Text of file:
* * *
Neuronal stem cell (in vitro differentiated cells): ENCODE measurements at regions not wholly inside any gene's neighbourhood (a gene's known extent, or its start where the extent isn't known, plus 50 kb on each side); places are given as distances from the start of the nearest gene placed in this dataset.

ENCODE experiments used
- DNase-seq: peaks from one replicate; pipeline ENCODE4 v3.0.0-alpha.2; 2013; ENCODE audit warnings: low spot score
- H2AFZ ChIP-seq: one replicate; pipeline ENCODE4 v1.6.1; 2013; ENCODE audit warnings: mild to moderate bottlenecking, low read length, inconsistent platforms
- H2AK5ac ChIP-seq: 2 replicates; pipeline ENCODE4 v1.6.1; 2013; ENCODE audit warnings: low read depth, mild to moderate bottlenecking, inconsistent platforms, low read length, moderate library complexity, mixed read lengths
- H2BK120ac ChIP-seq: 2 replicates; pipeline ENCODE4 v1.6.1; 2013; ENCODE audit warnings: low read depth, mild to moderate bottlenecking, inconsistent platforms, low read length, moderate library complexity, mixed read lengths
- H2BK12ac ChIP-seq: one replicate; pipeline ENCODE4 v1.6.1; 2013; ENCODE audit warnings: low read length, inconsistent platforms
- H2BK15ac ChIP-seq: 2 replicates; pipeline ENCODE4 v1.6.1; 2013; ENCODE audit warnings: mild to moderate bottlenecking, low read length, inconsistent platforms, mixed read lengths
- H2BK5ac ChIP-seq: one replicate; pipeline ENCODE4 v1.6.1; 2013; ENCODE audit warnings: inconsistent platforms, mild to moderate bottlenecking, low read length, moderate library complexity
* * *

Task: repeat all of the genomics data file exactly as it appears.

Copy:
Neuronal stem cell (in vitro differentiated cells): ENCODE measurements at regions not wholly inside any gene's neighbourhood (a gene's known extent, or its start where the extent isn't known, plus 50 kb on each side); places are given as distances from the start of the nearest gene placed in this dataset.

ENCODE experiments used
- DNase-seq: peaks from one replicate; pipeline ENCODE4 v3.0.0-alpha.2; 2013; ENCODE audit warnings: low spot score
- H2AFZ ChIP-seq: one replicate; pipeline ENCODE4 v1.6.1; 2013; ENCODE audit warnings: mild to moderate bottlenecking, low read length, inconsistent platforms
- H2AK5ac ChIP-seq: 2 replicates; pipeline ENCODE4 v1.6.1; 2013; ENCODE audit warnings: low read depth, mild to moderate bottlenecking, inconsistent platforms, low read length, moderate library complexity, mixed read lengths
- H2BK120ac ChIP-seq: 2 replicates; pipeline ENCODE4 v1.6.1; 2013; ENCODE audit warnings: low read depth, mild to moderate bottlenecking, inconsistent platforms, low read length, moderate library complexity, mixed read lengths
- H2BK12ac ChIP-seq: one replicate; pipeline ENCODE4 v1.6.1; 2013; ENCODE audit warnings: low read length, inconsistent platforms
- H2BK15ac ChIP-seq: 2 replicates; pipeline ENCODE4 v1.6.1; 2013; ENCODE audit warnings: mild to moderate bottlenecking, low read length, inconsistent platforms, mixed read lengths
- H2BK5ac ChIP-seq: one replicate; pipeline ENCODE4 v1.6.1; 2013; ENCODE audit warnings: inconsistent platforms, mild to moderate bottlenecking, low read length, moderate library complexity